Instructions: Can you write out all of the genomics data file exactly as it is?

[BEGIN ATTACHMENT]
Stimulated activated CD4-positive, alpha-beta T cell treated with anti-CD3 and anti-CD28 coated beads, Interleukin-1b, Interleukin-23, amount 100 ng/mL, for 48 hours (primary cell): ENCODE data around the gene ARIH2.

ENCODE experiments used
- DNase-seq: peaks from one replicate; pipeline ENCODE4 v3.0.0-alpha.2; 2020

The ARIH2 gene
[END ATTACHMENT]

Stimulated activated CD4-positive, alpha-beta T cell treated with anti-CD3 and anti-CD28 coated beads, Interleukin-1b, Interleukin-23, amount 100 ng/mL, for 48 hours (primary cell): ENCODE data around the gene ARIH2.

ENCODE experiments used
- DNase-seq: peaks from one replicate; pipeline ENCODE4 v3.0.0-alpha.2; 2020

The ARIH2 gene